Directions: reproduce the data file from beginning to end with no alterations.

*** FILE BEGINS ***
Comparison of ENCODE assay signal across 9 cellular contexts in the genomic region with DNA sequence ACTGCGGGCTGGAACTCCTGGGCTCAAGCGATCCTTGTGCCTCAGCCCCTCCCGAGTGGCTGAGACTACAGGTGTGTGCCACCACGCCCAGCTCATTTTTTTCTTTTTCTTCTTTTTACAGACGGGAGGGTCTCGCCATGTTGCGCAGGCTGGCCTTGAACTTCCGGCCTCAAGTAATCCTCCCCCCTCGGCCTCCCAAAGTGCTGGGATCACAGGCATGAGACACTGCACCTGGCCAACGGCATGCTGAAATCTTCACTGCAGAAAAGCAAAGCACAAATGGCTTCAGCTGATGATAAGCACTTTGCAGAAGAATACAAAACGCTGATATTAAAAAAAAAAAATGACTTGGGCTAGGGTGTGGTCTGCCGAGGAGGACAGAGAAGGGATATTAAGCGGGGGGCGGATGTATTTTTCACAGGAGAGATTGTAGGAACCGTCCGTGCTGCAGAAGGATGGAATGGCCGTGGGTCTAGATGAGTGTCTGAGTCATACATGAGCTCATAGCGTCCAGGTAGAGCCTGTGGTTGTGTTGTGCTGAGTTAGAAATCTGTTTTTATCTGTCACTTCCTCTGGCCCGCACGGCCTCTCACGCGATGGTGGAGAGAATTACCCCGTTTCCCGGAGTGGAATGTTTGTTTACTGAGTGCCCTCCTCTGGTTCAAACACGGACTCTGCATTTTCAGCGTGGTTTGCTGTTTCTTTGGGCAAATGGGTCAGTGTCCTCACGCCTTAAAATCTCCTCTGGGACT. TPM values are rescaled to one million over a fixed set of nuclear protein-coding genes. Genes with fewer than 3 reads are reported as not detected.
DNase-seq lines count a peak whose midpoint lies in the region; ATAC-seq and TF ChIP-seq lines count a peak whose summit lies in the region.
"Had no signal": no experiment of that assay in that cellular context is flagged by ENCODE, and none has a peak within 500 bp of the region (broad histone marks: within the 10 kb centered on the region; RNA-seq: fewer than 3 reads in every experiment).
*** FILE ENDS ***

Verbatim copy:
Comparison of ENCODE assay signal across 9 cellular contexts in the genomic region with DNA sequence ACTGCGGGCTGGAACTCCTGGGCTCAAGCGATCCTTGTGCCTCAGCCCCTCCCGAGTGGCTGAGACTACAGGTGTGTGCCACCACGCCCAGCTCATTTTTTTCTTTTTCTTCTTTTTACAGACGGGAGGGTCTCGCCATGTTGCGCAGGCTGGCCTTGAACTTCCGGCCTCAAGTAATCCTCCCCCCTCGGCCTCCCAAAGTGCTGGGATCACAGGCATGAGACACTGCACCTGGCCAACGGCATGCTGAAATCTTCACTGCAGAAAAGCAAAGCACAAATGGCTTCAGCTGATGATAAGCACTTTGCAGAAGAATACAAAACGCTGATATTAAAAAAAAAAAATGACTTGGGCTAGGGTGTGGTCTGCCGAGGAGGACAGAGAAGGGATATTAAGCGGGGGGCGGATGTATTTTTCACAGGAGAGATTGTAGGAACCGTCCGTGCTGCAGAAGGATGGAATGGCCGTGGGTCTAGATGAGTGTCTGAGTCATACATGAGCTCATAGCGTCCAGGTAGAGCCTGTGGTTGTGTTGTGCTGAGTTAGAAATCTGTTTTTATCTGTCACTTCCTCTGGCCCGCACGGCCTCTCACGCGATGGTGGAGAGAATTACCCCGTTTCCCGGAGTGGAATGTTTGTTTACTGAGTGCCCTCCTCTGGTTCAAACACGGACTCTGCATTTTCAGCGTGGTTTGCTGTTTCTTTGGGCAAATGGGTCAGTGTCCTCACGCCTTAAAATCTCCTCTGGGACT. TPM values are rescaled to one million over a fixed set of nuclear protein-coding genes. Genes with fewer than 3 reads are reported as not detected.
DNase-seq lines count a peak whose midpoint lies in the region; ATAC-seq and TF ChIP-seq lines count a peak whose summit lies in the region.
"Had no signal": no experiment of that assay in that cellular context is flagged by ENCODE, and none has a peak within 500 bp of the region (broad histone marks: within the 10 kb centered on the region; RNA-seq: fewer than 3 reads in every experiment).